The honey-bee is one of our best known insects, whose relationship with humans can be traced back to the dawn of humankind when early people ‘stole’ honey from wild bee nests. Cave paintings in Spain from as long ago as 6000 bc show our ancestors taking honey from bees, which surely indicates that beekeeping is at least as old as the other two oldest professions!

              By the time humans did come on the scene, the honey-bee had already been around for about 40–50 million years or more – it had evolved from its hunting-wasp ancestors and had become a strict vegetarian. Bees and flowering plants then evolved with each other in a truly remarkable relationship that changed and coloured the world we live in. This evolutionary symbiotic relationship is probably the most important reason why our world looks like it does today, and still the vital work of bees goes on. It is a sobering thought that, if all humans were to be wiped out, the world would probably revert to the rich, ecologically balanced state that existed some 10,000 years ago. On the other hand, if bees and other pollinating insects were to be wiped out, humans and other animals would not last for long.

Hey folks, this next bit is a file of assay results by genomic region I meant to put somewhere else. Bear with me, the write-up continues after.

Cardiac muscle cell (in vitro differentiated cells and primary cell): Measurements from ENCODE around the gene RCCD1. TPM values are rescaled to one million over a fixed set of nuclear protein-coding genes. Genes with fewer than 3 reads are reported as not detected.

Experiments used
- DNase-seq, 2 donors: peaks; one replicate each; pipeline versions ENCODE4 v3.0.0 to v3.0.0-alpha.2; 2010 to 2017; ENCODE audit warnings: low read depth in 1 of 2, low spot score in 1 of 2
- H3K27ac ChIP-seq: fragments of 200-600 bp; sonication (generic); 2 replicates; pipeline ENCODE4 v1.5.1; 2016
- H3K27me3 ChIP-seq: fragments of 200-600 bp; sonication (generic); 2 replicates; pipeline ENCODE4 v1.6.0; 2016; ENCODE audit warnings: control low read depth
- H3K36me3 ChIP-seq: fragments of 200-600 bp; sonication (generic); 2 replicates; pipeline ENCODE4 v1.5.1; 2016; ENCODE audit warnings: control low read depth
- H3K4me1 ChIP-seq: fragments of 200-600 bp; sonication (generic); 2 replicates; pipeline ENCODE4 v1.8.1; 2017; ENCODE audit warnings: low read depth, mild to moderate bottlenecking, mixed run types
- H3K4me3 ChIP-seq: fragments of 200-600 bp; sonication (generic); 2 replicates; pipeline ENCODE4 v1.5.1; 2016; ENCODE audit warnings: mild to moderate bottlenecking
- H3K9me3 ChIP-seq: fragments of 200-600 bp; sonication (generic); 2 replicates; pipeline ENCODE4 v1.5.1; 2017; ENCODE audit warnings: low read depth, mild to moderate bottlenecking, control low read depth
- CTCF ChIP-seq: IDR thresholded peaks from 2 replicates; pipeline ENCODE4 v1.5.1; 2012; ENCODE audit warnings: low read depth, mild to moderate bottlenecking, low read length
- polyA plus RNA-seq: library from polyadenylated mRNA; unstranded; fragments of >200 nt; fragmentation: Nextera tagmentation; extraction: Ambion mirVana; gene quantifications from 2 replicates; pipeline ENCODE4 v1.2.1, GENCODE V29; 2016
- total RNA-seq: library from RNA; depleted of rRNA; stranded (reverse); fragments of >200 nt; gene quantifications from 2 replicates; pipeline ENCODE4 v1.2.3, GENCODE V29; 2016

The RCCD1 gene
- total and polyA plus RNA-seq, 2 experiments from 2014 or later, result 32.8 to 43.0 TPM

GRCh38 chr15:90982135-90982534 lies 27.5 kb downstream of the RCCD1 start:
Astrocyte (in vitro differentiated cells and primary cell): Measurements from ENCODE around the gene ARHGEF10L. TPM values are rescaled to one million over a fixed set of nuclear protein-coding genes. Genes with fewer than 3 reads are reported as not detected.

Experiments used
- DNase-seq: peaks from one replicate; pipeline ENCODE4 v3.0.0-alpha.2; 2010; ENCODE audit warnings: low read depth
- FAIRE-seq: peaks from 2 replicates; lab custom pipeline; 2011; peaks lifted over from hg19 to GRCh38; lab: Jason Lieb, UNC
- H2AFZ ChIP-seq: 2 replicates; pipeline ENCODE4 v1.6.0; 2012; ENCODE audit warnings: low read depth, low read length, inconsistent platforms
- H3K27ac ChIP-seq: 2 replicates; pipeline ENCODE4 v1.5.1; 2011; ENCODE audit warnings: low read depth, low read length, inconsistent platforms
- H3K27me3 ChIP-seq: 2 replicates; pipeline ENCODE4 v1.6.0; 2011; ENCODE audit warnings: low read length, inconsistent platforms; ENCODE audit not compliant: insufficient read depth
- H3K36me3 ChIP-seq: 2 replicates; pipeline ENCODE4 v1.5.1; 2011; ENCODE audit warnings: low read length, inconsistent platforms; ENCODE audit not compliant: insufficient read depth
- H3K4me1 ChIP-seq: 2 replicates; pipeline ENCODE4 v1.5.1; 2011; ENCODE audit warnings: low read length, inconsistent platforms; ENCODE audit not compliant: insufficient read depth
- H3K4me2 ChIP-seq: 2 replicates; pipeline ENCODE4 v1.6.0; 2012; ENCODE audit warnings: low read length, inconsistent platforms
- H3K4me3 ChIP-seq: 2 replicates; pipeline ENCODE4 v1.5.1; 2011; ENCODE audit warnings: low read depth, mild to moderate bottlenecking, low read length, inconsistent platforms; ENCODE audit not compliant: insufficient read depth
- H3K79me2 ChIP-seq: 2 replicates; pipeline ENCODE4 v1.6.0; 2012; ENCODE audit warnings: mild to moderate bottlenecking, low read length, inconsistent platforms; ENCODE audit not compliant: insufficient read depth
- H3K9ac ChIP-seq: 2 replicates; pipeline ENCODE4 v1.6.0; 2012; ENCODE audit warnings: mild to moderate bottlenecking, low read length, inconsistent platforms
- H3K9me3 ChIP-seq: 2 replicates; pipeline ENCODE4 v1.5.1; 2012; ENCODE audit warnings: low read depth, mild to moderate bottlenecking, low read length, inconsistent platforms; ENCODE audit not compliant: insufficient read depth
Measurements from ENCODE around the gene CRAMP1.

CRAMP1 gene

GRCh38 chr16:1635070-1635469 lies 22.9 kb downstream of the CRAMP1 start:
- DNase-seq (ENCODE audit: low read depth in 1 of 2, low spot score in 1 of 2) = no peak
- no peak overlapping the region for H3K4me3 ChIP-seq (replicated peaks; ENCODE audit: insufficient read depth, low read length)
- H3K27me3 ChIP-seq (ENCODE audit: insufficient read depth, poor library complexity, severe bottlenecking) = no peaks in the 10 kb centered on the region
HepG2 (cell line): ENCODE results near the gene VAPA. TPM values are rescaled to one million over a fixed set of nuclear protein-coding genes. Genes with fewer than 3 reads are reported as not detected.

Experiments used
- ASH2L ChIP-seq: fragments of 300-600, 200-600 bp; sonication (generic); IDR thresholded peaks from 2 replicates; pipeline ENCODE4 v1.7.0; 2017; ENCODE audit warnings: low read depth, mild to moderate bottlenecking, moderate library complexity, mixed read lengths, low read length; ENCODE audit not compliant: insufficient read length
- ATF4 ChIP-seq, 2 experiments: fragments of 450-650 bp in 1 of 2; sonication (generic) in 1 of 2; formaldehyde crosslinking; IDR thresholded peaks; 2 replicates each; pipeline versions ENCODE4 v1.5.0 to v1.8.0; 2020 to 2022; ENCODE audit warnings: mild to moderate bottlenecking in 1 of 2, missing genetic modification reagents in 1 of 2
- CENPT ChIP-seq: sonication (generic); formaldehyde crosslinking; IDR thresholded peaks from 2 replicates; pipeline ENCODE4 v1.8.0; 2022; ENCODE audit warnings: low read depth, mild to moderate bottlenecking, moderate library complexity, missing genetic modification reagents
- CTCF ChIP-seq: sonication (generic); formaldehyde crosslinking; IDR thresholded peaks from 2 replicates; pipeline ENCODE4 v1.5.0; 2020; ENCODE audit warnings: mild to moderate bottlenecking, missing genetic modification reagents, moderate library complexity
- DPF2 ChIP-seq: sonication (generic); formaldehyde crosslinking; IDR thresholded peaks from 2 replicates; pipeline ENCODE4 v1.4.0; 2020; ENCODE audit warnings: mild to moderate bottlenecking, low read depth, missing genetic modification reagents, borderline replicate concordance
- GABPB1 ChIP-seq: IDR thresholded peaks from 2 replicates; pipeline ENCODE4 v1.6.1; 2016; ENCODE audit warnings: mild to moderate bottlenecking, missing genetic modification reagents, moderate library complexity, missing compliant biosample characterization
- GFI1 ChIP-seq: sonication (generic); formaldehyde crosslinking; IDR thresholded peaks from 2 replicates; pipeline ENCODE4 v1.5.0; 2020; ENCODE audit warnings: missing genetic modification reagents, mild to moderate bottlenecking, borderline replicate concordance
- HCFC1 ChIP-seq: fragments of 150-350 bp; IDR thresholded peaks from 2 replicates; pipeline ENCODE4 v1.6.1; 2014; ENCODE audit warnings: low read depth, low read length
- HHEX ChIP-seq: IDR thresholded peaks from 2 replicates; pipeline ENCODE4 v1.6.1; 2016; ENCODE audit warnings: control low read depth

Bees pollinate plants so that plants can reproduce, and that really is the bottom line. That is what bees are all about. That is why we need bees and that is why hundreds of millions of dollars, pounds and euros are spent annually by governments around the globe in protecting bees, in bee research and in beekeeping subsidies of one type or another. Because of their pollinating activities, honey-bees are the most economically important insects on earth, and certainly the most studied. Honey production is essentially a side issue. The honey-bee’s role – and thus the beekeeper’s role – in this becomes more important and valuable by the day as our farming and other practices dramatically eradicate the habitats of other types of bees and pollinating insects. Some insects can exist only by eating the pollen of certain plants. If those plants were removed so that more crops could be planted, bees and other pollinating insects would die out. What, then, would pollinate our huge areas of mono-crops? The answer would be to truck in honey-bees by the million. Pollination can be achieved only by using large numbers of honey-bees. In this way, our crops and wildflowers are pollinated, and the beekeeper can obtain a pollination fee and honey for sale. As a reward for pollination, and as an enticement to the bee, most plants offer food – nectar – in return. The bees take this, alter it through the addition of enzymes, reduce its moisture content and store it as honey so that they and their colony may survive winter periods or other periods of dearth. In this way they differ from wasps, bumble-bees and other types of bee, whose colonies die out on the approach of winter, with only the newly mated queens hibernating until the spring when they will start new colonies.